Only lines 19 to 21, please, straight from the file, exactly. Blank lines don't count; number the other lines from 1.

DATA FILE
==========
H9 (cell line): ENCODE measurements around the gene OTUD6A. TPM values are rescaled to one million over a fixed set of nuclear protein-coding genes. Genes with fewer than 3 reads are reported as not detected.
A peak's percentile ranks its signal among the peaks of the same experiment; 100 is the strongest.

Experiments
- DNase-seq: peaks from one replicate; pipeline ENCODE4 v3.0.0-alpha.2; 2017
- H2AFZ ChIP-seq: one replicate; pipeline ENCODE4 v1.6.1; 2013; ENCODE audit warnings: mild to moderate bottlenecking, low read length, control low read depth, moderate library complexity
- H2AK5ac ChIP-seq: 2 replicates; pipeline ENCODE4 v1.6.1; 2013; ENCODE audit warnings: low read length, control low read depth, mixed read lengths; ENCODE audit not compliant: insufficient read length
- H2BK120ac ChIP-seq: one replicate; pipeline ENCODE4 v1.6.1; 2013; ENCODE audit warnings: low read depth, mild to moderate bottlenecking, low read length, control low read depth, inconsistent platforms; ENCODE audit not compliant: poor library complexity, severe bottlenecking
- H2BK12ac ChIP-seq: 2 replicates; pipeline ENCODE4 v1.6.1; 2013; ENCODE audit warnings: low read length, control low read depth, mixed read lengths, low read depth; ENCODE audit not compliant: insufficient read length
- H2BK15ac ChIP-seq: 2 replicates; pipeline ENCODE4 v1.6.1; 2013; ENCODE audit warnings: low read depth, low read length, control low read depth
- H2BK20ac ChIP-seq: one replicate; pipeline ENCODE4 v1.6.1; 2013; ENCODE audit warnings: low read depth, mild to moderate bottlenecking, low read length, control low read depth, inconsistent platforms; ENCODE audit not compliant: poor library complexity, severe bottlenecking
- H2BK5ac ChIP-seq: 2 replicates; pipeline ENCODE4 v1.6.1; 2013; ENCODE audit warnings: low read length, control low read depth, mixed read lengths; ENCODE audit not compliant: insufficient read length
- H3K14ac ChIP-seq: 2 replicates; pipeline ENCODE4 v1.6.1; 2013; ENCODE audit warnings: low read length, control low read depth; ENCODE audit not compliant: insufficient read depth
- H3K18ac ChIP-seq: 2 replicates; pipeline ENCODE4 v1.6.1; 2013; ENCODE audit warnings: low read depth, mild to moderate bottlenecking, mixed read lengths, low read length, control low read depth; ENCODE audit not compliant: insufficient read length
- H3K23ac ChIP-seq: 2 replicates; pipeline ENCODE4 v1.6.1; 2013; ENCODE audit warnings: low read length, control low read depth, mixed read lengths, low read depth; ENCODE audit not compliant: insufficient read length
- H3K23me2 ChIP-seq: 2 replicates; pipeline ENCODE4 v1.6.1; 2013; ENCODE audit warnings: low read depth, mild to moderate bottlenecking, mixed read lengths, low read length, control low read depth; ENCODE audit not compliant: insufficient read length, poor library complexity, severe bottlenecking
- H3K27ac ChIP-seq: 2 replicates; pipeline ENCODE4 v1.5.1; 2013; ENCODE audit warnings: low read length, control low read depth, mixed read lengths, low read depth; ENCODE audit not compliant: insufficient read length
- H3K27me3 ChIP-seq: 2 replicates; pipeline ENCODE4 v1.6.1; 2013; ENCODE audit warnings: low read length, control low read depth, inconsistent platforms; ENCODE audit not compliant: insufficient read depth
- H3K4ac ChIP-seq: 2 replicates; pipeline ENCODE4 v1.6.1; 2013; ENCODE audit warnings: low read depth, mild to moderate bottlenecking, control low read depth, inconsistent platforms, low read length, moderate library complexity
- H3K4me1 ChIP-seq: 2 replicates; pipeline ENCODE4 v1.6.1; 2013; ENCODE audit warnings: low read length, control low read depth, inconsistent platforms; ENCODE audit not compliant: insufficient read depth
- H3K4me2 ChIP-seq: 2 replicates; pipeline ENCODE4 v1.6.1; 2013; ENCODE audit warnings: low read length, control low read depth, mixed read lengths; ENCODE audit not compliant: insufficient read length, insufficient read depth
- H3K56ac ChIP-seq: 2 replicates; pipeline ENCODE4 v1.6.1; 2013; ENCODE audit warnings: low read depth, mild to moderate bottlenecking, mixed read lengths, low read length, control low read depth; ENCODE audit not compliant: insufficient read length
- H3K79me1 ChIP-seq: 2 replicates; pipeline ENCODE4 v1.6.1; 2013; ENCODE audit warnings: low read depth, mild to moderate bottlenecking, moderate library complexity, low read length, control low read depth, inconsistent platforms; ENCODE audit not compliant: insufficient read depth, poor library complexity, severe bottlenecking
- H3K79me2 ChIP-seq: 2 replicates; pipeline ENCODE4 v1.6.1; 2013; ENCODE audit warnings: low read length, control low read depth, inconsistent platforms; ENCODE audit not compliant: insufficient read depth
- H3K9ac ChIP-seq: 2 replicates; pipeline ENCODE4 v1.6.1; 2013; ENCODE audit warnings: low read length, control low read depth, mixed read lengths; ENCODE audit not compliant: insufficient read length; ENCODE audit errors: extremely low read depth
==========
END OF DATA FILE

- H3K4me1 ChIP-seq: 2 replicates; pipeline ENCODE4 v1.6.1; 2013; ENCODE audit warnings: low read length, control low read depth, inconsistent platforms; ENCODE audit not compliant: insufficient read depth
- H3K4me2 ChIP-seq: 2 replicates; pipeline ENCODE4 v1.6.1; 2013; ENCODE audit warnings: low read length, control low read depth, mixed read lengths; ENCODE audit not compliant: insufficient read length, insufficient read depth
- H3K56ac ChIP-seq: 2 replicates; pipeline ENCODE4 v1.6.1; 2013; ENCODE audit warnings: low read depth, mild to moderate bottlenecking, mixed read lengths, low read length, control low read depth; ENCODE audit not compliant: insufficient read length